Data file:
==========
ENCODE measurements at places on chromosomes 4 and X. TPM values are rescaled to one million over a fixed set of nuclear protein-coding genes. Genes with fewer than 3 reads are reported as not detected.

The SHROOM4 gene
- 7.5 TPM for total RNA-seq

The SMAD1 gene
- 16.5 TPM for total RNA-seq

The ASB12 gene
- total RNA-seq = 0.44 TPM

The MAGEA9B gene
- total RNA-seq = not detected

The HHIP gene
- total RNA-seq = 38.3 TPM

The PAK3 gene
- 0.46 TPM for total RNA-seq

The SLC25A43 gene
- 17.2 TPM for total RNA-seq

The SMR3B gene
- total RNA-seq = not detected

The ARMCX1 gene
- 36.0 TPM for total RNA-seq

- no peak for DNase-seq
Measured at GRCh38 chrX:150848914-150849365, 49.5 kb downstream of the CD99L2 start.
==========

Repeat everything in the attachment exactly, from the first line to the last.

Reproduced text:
ENCODE measurements at places on chromosomes 4 and X. TPM values are rescaled to one million over a fixed set of nuclear protein-coding genes. Genes with fewer than 3 reads are reported as not detected.

The SHROOM4 gene
- 7.5 TPM for total RNA-seq

The SMAD1 gene
- 16.5 TPM for total RNA-seq

The ASB12 gene
- total RNA-seq = 0.44 TPM

The MAGEA9B gene
- total RNA-seq = not detected

The HHIP gene
- total RNA-seq = 38.3 TPM

The PAK3 gene
- 0.46 TPM for total RNA-seq

The SLC25A43 gene
- 17.2 TPM for total RNA-seq

The SMR3B gene
- total RNA-seq = not detected

The ARMCX1 gene
- 36.0 TPM for total RNA-seq

- no peak for DNase-seq
Measured at GRCh38 chrX:150848914-150849365, 49.5 kb downstream of the CD99L2 start.